Secondly, unlike other welfare scheme launched so far by the Centre, DBT helps in timely and quick transfer to intended beneficiaries.
Thirdly, the transfer of direct cash into account of targeted beneficiary is a winning proposition for the recipients as it aims to eliminate middlemen in various government sponsored welfare schemes and subsidized food, fuel and fertiliser schemes. Take for instance, it’s estimated that public coffers can be richer by several crore yearly just by switching to cash handouts for LPG and kerosene, a proposed move that would also curb diversion of subsidised cylinders for commercial use and diesel adulteration with inexpensive kerosene. Bringing all subsidies under DBT’s ambit can be the major fiscal game-changer the economy needs very much.
Fourthly, the Direct Benefits Transfer scheme is likely to be simple and error free. On the basis of Aadhar cards money is deposited in beneficiaries’ accounts.
Fifthly indirect transfers are more prone to leakages than direct cash transfers. So, that is why the Central Government has put in a mechanism of direct cash transfer. According to Planning Commission the Public Distribution System has become so inefficient that 58 per cent of the subsidized grains do not reach targeted beneficiaries while one-third of it siphoned from the system.
Sixthly, the Aadhar based DBT helps eliminate duplicate cards and cards for non-existent persons or ghost beneficiaries often found in schemes such as the PDS and MNREGS.
Seventhly, with the actual transfer of cash taking place with the help of micro automated teller machines (ATMs) it would infuse financial inclusion on a greater scale in rural India. Quoting a World Bank Study the Reserve Bank of India last year in its annual report has said, in India only 35 per cent have formal accounts versus an average of 41 per cent in developing economies. With the implementation of DBT, it could fuel financial inclusion.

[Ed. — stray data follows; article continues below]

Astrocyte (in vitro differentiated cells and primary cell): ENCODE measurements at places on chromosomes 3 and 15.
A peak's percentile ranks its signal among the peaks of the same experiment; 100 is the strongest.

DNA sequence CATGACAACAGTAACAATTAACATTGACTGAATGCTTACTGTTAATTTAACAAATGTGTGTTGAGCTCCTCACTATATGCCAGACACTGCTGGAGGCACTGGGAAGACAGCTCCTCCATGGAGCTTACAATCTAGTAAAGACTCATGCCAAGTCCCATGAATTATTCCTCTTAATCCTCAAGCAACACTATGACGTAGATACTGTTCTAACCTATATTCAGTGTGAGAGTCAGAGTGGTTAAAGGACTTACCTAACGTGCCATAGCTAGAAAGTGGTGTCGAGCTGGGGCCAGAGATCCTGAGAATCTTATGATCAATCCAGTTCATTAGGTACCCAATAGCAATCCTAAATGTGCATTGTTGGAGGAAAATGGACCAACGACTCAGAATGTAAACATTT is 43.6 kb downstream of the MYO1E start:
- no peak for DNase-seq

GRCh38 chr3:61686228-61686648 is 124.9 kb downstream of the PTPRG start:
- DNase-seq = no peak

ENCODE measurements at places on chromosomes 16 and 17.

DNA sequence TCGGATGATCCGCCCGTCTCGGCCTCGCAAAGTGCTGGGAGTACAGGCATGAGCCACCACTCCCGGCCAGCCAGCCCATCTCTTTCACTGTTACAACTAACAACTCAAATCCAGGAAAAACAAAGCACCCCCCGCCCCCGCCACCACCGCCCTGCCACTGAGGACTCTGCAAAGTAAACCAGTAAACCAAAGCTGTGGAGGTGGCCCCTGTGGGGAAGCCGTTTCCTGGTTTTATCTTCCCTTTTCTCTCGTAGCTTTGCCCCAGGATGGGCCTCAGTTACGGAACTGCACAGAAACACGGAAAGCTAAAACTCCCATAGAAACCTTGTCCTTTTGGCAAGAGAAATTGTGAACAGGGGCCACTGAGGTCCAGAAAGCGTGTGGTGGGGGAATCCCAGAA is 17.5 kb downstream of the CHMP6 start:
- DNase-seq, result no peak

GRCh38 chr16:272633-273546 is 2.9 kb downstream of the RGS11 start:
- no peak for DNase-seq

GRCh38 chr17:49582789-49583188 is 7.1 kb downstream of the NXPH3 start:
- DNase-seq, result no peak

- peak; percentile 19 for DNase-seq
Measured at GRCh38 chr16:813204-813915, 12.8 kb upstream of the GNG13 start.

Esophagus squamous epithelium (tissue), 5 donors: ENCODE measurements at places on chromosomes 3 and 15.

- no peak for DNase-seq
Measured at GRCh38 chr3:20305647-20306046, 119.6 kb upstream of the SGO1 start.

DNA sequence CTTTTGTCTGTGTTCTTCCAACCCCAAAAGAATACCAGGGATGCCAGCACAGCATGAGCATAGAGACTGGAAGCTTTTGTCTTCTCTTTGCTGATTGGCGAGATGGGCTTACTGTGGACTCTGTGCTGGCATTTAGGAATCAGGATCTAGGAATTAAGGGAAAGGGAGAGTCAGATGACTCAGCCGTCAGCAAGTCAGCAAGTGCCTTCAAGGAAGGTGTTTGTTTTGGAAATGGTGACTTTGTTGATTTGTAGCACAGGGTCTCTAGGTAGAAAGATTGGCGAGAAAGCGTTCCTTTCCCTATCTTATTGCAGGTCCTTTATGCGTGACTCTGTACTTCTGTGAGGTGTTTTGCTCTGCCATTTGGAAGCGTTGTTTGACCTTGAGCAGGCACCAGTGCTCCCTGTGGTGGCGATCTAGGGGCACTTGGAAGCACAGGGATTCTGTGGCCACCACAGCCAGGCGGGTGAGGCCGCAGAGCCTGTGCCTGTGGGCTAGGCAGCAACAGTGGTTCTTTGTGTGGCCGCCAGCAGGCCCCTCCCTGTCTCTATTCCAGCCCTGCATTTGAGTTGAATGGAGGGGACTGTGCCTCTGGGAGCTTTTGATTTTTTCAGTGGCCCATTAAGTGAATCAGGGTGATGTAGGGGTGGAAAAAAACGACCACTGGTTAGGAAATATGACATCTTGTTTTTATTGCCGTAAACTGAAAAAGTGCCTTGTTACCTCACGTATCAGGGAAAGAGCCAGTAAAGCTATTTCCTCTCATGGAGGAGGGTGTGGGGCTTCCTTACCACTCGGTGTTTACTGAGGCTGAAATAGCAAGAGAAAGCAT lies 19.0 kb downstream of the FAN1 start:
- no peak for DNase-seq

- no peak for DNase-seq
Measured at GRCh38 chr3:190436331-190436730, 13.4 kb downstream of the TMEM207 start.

Eighthly, aided by Aadhar technology Direct Benefits Transfer will not be a mere welfare scheme but also the world’s largest experiment in administrative reform. It will revolutionise the delivery of welfare measures in world’s populous democracy.
DBT: Not a Magic Wand
Can Direct Benefits Transfer Scheme act like magic wand? Probably it cannot solve all the problems by India’s poor and improve country human resources index.
It will have problems with banks, post offices and online connectivity. These have to be resolved. But there is no point in throwing the baby with bath water attitude and abandon DBT altogether.
DBT in ultimate analysis aims at poverty elimination, inclusive growth and delivering better welfare measures. No doubt rampant corruption, inefficiencies and leakages have made many welfare schemes dysfunctional. Direct Benefits Transfer to the poor aims to mitigate these many malaises.
Considering these benefits, India would be in right direction to implement cash transfer though there would be many lessons to be learnt and hurdles to cross.
*The author is a freelance writer.
Disclaimer: The views expressed by the author in this article are his own and do not necessarily reflect the views of INVC